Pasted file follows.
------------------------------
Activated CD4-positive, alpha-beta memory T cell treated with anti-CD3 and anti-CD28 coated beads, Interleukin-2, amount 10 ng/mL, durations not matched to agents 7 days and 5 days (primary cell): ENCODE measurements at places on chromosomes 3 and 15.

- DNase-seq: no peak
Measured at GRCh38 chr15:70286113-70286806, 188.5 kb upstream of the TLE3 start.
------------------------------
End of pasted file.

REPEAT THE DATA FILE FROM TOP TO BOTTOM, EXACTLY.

Activated CD4-positive, alpha-beta memory T cell treated with anti-CD3 and anti-CD28 coated beads, Interleukin-2, amount 10 ng/mL, durations not matched to agents 7 days and 5 days (primary cell): ENCODE measurements at places on chromosomes 3 and 15.

- DNase-seq: no peak
Measured at GRCh38 chr15:70286113-70286806, 188.5 kb upstream of the TLE3 start.